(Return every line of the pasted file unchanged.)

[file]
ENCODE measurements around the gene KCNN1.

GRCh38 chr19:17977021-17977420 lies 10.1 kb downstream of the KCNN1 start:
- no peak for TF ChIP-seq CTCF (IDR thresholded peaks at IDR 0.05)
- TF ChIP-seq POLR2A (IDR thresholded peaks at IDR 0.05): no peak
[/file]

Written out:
ENCODE measurements around the gene KCNN1.

GRCh38 chr19:17977021-17977420 lies 10.1 kb downstream of the KCNN1 start:
- no peak for TF ChIP-seq CTCF (IDR thresholded peaks at IDR 0.05)
- TF ChIP-seq POLR2A (IDR thresholded peaks at IDR 0.05): no peak